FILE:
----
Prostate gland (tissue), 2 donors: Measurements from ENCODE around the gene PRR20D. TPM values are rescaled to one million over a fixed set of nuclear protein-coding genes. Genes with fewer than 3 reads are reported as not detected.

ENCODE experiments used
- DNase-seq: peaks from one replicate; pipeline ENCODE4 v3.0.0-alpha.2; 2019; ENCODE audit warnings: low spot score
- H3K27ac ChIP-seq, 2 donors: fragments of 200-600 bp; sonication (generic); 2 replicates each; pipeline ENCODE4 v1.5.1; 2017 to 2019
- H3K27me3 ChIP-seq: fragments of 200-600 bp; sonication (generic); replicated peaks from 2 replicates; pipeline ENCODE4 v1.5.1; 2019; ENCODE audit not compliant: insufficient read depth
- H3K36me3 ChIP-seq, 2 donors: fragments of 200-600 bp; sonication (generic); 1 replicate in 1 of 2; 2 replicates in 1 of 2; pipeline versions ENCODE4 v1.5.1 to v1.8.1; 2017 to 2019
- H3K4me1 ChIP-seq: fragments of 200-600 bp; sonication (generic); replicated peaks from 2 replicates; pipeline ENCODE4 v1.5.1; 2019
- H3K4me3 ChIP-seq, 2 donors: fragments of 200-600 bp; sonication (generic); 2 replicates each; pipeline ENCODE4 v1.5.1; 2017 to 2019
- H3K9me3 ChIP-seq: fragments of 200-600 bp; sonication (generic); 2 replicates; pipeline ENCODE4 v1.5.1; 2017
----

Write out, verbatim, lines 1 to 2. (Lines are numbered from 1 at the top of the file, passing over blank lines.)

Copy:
Prostate gland (tissue), 2 donors: Measurements from ENCODE around the gene PRR20D. TPM values are rescaled to one million over a fixed set of nuclear protein-coding genes. Genes with fewer than 3 reads are reported as not detected.

ENCODE experiments used